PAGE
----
Gen. Stanley McChrystal today welcomed President Obama's announcement that he would send more troops to Afghanistan.
The U.S. commander also told reporters that Afghan President Hamid Karzai supported the decision. "The president was very upbeat, very resolute this morning," he said.
In a confident but sometimes sobering address to his commanders around the country this morning, McChrystal said he believes that the war in Afghanistan is at a turning point.
Paraphrasing Winston Churchill, he said, "I don't think we're at the end, or the beginning of the end. We're at the end of the beginning." He asked for a moment of silence for the war's dead and injured.
He then gave his commanders a rousing pep-talk, saying the president's speech had given them a "new clarity of mission...providing their Afghan partners with the time, space and capability to defend their country."
"Success is defined by the people. In counter-insurgency, it's about what people think at the end of the day...there will be more long nights, more long days, more memorial services...but also more Afghans with a chance."
Speaking off-camera later to reporters, McChrystal said, "The challenges are significant. There's no way to get around that. Sometimes it looks almost insurmountable, but it isn't."
McChrystal indicated that while he supported the timeline he was keen to stress that it was far from absolute. "It's not an 18 months and everybody leaves. The president has expressed on numerous occasions a long-term strategic partnership with Afghanistan and that includes all manners of assistance. So the concept is as ANSF [Afghan National Security Forces] capacity rises, the requirement for coalition military forces goes down."
Talking about the troop numbers he seemed happy with the 30,000 the president has agreed to. "I think it is sufficient…it's exactly what we need." However, he quietly chided NATO countries: "I'm hoping all the coalition partners will look and see what they can do to expand their capabilities."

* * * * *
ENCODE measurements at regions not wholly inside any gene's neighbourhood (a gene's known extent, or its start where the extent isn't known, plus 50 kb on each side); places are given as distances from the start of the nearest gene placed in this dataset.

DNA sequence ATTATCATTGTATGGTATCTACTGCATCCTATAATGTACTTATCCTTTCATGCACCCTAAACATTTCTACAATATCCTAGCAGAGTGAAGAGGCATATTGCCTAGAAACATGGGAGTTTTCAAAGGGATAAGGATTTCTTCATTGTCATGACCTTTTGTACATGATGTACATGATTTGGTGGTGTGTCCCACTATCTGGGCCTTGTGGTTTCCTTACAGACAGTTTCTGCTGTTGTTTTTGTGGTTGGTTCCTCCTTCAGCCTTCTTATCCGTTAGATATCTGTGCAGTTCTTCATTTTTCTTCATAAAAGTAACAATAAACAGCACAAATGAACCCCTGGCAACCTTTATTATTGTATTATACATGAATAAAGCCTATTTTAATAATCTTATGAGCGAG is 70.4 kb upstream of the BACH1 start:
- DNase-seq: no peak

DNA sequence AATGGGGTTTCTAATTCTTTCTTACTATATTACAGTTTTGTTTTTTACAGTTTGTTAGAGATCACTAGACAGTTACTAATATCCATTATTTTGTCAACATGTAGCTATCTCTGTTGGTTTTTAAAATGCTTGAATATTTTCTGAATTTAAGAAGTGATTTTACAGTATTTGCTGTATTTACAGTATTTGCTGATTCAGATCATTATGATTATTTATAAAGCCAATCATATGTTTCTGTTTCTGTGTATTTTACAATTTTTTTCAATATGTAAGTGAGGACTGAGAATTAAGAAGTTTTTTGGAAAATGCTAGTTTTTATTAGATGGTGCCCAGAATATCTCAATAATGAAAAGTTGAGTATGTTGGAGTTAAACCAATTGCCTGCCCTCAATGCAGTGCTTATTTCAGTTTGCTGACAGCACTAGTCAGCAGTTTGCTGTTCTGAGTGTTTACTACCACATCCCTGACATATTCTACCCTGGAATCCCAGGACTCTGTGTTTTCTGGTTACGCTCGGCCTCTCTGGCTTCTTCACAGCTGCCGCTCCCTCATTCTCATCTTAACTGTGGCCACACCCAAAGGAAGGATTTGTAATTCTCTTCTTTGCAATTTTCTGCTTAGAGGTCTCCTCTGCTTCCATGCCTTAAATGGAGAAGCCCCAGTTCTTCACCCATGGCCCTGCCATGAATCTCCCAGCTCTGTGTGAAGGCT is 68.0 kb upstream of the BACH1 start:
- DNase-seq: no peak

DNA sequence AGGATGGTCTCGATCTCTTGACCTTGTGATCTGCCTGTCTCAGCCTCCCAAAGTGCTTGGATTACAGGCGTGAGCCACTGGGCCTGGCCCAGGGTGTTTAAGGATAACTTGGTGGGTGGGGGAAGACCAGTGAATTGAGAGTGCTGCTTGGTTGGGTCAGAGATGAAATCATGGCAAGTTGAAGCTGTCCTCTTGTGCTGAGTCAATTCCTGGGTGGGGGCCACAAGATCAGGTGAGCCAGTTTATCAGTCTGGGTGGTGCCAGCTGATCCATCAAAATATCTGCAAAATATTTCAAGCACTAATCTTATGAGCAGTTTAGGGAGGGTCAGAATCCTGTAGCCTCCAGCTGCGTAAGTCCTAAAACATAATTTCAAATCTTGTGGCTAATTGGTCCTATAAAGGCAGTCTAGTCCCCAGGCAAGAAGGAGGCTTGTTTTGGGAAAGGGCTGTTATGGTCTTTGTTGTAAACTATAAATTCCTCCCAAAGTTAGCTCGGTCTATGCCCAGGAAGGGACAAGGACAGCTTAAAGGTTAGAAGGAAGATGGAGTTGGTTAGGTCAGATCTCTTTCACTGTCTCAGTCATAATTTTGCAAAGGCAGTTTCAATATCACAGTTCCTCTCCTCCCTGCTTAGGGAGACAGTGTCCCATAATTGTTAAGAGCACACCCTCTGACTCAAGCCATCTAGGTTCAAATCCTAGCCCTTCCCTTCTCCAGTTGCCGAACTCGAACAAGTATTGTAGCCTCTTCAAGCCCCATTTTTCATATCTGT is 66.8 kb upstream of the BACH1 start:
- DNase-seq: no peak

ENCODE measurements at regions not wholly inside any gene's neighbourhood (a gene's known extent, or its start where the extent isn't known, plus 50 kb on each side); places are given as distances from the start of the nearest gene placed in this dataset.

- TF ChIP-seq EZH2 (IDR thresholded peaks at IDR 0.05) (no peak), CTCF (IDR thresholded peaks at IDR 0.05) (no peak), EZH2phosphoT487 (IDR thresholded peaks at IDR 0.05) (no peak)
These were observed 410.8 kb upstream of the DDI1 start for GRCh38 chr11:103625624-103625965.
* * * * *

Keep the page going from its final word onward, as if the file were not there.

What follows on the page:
NATO Secretary General Anders Fogh Rasmussen issued a statement today in response to Obama's announcement suggesting that NATO members would meet these responsibilities: "As the U.S. increases its commitment, I am confident that the other allies, as well as our partners in the mission, will also make a substantial increase in their contribution."
As he has done in the past, McChrystal emphasized the importance of training up the Afghan forces. He says within 6-8 months, you won't see a coalition unit that's not partnered with Afghans. However, he said the timeline for training up Afghan forces hasn't changed.
"It will take at least four years by our computation" to get to the magic number of 240,000 Afghan National Army and 160,000 Afghan National Police.
Mchrystal hopes this surge in troops will enable the Afghan government to act and provide an infrastructure that will make it harder for the Taliban to operate. "If the Taliban melted away and left the people alone for 18 months or longer, in fact what would happen in my view is the capacity of the Afghan government through its security forces but also local governance and development would make it much more difficult for insurgents returning to contest that. The insurgent cannot afford to leave the battlefield while the government of Afghanistan expands its capability, expands its legitimacy, expands its control."